According to a University of MI report quoted by T-Mobile, "8 of the 10 brands with the lowest customer satisfaction scores in America are cable and TV providers".
John Legere, T-Mobile's CEO, said in a news release and video that this step is the next logical one for the company. "All of these Un-carrier moves sent shockwaves through the wireless industry, prompting competitors to continue to follow T-Mobile's lead".
"People love their TV, but they hate their TV providers", said Legere. He also said the new service, a combination of streaming TV and online video, will fix "pain points" such as multiyear contracts, high bills, bad customer service or slow technology and bring "real choice" to customers. Between service contracts, no real competition in many places around the United States, and poor customer service, this notion that everyone hates big cable shouldn't really come as much of a surprise. "Personally, I can't wait to start fighting for consumers here!"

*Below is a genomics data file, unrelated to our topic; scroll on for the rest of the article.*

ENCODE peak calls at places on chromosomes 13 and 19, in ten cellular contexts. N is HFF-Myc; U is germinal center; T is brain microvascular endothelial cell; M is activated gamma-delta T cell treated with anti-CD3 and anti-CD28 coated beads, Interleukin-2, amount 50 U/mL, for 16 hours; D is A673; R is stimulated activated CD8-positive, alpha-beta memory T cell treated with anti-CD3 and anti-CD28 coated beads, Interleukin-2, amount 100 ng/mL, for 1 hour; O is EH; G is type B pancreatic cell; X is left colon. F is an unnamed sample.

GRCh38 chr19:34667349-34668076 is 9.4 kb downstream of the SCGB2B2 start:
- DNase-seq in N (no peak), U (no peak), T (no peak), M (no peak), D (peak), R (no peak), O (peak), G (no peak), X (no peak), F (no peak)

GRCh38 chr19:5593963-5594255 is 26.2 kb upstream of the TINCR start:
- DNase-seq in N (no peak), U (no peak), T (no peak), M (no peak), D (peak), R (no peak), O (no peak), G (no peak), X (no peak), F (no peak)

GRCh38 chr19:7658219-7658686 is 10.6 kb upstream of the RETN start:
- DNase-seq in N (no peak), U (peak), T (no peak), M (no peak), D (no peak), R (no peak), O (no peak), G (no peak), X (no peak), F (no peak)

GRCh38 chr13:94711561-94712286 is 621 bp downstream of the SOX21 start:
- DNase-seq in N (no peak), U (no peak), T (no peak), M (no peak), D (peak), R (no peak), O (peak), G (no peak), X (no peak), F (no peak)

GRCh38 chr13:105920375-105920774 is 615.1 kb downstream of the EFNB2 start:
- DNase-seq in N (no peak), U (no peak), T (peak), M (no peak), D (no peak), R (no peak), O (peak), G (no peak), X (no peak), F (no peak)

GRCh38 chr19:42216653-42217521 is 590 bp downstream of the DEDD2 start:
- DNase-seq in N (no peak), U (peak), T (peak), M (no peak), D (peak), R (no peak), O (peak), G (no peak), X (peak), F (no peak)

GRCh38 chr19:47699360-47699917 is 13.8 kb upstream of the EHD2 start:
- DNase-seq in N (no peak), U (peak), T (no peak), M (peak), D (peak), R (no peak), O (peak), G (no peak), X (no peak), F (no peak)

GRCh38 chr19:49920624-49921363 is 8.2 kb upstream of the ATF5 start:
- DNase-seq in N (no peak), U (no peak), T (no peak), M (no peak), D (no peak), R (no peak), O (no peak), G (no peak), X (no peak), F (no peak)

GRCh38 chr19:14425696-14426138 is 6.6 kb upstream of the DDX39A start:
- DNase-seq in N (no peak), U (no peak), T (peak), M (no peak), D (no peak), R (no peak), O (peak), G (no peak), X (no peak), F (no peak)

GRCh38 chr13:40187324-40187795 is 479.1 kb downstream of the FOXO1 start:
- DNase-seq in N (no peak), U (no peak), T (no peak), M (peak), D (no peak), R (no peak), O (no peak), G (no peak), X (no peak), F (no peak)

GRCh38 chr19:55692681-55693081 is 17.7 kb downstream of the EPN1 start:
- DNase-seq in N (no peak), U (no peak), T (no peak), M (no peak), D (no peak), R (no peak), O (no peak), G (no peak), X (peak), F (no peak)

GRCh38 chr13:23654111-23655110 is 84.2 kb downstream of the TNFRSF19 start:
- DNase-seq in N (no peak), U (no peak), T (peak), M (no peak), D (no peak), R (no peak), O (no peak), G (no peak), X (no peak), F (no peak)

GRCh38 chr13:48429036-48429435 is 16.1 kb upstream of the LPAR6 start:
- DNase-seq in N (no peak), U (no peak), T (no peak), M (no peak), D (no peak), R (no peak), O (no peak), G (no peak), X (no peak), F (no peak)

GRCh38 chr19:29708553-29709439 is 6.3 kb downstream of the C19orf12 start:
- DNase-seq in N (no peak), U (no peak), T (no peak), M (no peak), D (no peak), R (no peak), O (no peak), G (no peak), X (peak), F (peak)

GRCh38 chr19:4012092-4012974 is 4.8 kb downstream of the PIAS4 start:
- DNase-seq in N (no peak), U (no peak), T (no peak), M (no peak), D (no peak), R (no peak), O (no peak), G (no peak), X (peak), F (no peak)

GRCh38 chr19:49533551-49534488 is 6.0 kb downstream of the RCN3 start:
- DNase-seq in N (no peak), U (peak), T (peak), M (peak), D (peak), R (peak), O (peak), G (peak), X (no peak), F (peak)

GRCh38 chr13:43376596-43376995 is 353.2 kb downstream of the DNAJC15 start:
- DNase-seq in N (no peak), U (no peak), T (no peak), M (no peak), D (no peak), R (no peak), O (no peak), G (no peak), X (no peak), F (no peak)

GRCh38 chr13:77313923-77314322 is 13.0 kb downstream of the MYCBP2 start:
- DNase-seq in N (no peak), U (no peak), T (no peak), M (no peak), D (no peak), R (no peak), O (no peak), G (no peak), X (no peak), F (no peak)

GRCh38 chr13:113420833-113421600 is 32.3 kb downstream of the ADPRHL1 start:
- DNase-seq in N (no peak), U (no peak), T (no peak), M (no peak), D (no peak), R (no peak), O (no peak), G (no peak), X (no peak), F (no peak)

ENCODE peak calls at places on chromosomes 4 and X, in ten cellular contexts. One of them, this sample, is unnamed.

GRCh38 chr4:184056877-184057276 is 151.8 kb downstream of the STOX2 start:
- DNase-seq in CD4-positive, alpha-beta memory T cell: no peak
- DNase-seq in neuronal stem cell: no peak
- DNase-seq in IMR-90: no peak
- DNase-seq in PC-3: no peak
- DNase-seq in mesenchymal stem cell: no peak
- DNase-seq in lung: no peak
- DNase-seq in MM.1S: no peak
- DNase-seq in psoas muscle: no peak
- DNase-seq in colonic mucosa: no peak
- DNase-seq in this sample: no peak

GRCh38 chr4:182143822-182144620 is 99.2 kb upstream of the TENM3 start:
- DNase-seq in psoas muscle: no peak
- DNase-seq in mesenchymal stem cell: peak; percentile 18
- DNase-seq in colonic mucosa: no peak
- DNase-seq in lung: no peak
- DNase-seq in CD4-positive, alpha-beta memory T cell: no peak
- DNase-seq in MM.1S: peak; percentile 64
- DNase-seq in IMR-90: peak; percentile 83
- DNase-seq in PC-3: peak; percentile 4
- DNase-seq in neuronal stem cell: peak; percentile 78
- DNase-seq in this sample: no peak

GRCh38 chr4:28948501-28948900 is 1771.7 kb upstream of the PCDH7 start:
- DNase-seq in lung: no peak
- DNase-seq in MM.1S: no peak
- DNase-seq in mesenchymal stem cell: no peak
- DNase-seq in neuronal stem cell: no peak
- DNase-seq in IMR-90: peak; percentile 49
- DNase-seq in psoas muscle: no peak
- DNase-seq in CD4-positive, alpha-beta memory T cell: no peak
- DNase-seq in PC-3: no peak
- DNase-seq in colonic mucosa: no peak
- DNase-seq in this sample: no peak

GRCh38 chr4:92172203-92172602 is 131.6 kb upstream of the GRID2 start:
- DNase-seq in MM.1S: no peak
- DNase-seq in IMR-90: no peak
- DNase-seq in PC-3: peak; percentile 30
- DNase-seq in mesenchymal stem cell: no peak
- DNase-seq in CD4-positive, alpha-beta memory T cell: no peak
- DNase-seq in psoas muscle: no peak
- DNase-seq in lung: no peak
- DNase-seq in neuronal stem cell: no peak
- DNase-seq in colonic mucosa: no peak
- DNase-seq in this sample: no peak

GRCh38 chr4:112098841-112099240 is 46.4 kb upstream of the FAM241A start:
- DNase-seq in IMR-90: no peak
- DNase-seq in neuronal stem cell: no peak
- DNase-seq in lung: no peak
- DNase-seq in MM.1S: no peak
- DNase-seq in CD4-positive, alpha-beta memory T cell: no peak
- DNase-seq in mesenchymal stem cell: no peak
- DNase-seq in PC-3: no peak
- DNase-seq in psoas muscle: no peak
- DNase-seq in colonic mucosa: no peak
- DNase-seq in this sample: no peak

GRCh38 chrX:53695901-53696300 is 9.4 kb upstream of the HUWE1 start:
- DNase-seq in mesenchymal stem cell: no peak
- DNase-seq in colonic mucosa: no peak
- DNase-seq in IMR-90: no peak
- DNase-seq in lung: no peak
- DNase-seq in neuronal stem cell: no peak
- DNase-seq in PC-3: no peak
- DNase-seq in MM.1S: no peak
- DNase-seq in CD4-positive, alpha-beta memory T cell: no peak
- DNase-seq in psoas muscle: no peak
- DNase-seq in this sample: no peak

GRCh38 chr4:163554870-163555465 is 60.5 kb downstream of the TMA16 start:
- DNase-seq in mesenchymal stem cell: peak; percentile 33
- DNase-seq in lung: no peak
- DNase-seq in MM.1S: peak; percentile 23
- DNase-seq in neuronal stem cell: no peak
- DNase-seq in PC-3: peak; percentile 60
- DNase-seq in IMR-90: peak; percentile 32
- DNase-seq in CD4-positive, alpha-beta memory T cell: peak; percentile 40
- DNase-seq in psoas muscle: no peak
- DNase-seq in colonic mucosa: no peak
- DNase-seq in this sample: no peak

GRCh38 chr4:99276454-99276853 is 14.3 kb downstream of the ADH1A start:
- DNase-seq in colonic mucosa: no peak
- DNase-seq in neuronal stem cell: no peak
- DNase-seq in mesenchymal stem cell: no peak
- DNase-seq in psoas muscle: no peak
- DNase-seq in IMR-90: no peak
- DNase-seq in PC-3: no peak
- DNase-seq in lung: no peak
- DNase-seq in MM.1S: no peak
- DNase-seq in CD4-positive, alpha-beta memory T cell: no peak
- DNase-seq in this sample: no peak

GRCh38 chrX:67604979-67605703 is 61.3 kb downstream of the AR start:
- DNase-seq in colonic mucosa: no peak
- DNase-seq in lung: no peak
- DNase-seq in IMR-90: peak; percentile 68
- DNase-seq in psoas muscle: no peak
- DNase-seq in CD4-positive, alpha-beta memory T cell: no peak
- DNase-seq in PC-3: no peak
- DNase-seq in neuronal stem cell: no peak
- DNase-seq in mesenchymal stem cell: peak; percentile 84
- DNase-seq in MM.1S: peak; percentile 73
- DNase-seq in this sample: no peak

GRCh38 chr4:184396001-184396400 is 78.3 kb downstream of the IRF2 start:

The planned T-Mobile wireless TV service will join a host of other "virtual" internet TV services. Layer3's TV packages now start at $75 per month.
The move gives T-Mobile a video strategy that can match larger rivals, including Verizon and AT&T, who have extensive pay-TV holdings, which they are increasingly integrating into their wireless offers.
The so-called "concierge" cable service was founded by former cable executive Binder in 2013 and has been slowly rolling out a very traditional-looking pay TV service that emphasizes premium technology and customer service. Layer3 resembles a regular cable company in a lot of ways: you get a fiber optic cable hookup for your house, which you wire up to your cable box. "Together with T-Mobile, we're going to ditch everything you hate about cable and make everything you love about TV better".